- Jessica Hoffman examines Western imperialist thought during her recent trip to Abu Dhabi:
My head is telling me that (as cultural critic Stephanie Abraham says) "to veil or not to veil" is not the question, but my body's holding on to some fears and rigid readings of a culture I don't deeply understand, and in the confusing space between my resistance to the gender oppressions I know and the culturally imperialist readings of Islamic culture I've been fed in these here United States, that body screamed "No!"
- The Advocate interviews Donald Hitchcock, the guy suing the DNC for firing him:
The fund-raisers in the Democratic Party feel that they can't be held accountable for defaming somebody, and they're exempt from consequences when they go out and slander people that used to work for the Democratic Party. This lawsuit's about holding them accountable and holding the Democratic Party to our values.
Queer weekend reader
- Rick Perlstein questions why Democratic politics don't reflect America's liberal majority as expressed in polling:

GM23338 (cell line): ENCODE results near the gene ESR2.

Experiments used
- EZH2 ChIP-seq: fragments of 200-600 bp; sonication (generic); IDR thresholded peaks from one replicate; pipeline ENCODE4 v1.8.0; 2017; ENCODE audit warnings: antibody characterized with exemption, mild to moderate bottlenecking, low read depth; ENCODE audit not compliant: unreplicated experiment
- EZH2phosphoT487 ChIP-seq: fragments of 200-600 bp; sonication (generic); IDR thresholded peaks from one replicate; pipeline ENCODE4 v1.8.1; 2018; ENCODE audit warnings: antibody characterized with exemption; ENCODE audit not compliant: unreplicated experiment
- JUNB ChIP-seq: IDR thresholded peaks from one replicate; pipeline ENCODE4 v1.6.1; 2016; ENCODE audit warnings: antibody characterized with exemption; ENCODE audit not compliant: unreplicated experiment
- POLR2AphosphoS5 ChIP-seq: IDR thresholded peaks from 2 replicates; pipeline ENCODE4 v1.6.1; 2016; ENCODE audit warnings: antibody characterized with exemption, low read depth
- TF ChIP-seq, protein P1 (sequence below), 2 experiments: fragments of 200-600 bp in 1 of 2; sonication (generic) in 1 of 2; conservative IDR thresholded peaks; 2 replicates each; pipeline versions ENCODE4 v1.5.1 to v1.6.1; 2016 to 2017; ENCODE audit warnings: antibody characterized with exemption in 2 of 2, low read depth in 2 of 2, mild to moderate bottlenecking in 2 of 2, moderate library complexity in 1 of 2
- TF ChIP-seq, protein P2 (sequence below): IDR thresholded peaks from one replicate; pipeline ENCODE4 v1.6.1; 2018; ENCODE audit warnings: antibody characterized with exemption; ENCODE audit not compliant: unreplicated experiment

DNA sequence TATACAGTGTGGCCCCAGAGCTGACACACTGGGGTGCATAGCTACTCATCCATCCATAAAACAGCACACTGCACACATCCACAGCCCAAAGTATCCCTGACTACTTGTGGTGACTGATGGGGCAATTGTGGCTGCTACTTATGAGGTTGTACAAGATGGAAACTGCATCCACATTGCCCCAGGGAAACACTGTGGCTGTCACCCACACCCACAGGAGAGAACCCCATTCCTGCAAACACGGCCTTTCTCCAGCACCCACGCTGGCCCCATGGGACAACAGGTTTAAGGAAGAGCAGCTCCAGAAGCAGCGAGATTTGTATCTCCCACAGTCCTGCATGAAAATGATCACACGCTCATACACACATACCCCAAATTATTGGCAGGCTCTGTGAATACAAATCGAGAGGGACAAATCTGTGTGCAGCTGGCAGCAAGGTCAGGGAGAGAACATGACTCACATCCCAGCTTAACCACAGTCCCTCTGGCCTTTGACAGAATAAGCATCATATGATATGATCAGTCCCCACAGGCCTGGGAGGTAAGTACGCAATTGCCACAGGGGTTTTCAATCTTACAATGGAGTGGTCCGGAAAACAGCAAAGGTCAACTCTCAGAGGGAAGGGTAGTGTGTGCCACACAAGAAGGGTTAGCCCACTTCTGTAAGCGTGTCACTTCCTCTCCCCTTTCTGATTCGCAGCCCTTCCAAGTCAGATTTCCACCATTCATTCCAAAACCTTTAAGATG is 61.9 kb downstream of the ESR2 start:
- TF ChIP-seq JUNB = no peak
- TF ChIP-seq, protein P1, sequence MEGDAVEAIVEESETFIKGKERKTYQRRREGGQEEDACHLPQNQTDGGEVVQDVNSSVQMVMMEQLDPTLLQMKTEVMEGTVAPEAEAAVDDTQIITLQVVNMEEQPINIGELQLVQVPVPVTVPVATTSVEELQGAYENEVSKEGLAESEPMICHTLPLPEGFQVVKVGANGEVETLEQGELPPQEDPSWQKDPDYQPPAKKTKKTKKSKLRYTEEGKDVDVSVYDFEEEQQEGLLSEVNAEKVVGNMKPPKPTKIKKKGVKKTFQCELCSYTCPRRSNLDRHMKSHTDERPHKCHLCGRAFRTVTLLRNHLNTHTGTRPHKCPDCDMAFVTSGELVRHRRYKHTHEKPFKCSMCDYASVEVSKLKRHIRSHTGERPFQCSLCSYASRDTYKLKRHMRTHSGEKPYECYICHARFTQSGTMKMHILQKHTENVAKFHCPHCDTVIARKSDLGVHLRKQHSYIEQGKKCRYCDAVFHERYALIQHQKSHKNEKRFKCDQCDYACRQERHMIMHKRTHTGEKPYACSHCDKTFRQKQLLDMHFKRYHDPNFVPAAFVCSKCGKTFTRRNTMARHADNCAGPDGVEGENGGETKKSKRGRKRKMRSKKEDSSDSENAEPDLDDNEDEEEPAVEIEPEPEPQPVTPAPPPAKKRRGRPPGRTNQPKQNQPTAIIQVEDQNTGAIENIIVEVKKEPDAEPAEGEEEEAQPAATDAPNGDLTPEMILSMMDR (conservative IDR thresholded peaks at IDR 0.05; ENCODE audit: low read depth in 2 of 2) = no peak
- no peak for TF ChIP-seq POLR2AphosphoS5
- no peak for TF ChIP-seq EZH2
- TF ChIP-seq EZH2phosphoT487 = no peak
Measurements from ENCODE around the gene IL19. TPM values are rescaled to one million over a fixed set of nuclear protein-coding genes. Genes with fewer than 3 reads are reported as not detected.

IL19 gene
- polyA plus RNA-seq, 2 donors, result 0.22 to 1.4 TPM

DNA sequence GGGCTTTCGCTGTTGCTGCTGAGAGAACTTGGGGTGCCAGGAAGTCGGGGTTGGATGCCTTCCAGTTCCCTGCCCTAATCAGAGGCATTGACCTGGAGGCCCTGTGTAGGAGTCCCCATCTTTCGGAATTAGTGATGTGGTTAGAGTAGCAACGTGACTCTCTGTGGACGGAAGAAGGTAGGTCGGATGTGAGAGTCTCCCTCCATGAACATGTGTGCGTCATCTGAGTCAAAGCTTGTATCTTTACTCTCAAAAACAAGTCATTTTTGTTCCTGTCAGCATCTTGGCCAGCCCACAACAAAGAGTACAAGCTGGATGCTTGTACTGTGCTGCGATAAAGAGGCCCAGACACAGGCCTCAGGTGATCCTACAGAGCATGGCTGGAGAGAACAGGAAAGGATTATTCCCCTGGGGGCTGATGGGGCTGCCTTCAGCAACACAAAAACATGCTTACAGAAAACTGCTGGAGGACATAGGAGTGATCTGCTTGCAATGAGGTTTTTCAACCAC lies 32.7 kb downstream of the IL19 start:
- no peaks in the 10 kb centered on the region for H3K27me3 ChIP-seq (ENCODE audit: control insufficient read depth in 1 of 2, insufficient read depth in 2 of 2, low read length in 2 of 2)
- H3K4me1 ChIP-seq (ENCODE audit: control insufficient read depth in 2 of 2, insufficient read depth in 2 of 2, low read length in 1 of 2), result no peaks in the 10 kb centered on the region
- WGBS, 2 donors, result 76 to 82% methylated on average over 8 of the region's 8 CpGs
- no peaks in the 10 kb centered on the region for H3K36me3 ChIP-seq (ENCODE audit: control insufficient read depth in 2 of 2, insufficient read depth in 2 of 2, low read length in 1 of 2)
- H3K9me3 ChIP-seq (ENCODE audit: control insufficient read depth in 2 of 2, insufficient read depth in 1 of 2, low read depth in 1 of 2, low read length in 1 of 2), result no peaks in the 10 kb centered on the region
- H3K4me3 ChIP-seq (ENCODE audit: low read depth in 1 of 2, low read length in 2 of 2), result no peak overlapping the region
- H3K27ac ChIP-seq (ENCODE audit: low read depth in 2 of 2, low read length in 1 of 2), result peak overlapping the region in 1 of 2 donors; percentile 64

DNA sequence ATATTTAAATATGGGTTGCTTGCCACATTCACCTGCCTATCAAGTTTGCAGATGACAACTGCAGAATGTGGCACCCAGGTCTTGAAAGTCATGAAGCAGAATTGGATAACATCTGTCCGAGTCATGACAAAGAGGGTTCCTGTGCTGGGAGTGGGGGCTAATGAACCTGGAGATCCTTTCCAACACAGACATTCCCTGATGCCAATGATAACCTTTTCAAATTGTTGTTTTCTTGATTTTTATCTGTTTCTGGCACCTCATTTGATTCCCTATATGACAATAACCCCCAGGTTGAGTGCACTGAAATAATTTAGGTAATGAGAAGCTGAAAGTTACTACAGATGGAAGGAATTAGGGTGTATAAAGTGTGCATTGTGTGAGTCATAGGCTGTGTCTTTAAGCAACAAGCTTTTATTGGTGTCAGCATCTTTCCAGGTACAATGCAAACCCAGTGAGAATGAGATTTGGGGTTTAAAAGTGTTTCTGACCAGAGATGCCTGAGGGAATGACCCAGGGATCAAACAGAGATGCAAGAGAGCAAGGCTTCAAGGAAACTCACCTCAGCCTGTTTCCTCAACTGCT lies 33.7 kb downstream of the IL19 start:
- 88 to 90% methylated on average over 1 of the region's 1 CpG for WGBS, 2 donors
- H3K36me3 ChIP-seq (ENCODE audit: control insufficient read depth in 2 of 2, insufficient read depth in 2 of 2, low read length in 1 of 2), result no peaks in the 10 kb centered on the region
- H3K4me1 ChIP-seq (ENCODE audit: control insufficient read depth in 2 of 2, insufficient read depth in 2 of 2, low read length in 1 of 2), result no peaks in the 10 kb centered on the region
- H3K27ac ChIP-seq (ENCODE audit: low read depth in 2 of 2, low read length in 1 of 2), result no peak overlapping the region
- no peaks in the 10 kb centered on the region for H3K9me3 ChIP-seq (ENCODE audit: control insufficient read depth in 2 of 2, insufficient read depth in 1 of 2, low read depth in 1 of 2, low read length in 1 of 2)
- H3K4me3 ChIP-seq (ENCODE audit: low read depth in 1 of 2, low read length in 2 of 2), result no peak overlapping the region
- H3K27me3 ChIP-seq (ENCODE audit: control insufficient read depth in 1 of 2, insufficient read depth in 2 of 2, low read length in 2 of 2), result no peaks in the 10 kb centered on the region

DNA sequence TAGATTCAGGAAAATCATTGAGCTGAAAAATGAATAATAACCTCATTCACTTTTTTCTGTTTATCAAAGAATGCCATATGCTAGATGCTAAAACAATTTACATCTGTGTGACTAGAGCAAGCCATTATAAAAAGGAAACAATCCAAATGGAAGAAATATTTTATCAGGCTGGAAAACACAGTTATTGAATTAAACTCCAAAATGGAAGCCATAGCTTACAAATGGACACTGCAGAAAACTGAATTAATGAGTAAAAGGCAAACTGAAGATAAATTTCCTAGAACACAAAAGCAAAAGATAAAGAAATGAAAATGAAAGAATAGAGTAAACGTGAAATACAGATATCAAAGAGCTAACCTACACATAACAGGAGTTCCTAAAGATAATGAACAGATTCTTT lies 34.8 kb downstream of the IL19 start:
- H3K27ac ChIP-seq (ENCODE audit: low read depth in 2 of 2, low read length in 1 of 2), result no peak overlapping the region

Here's a riddle: What's an "independent"? More and more, it's an American who holds positions we associate with Democrats but who refuses to call himself by the name. Why? Part of the reason is that people say to themselves, ;If only there was a party that thought like me--that was for harnessing the power of government to help the needy and protect the middle class; for reining in business excess; for fighting overseas threats through soft power instead of reckless force." But they don't find today's Democrats answering to the description.
- Ted Haggard outer Mike Jones tells more about his encounters with the good pastor:
Ted Haggard was a nice man. He was kind of quiet, had boyish looks. When I think about what he wrote when he resigned versus the way he was when we were together -- the way he wanted the room basically dark with only one little candle lit -- in his letter of apology to his congregation, he used the words "repulsive and dark" [to describe his gay sex encounters], and that explained a lot to me, actually.
- Scott LeMieux deconstructs conservative claims to "originalist" jurisprudence:
We are often informed (sometimes by the Justices themselves) that the Court's conservatives have a more legitimate jurisprudence because their "originalist" philosophy prevents them from simply making decisions that follow their political views. The affirmative action jurisprudence of Antonin Scalia and Clarence Thomas, however, makes clear that "originalism" can easily be stretched or even ignored entirely if it interferes with strongly held policy preferences.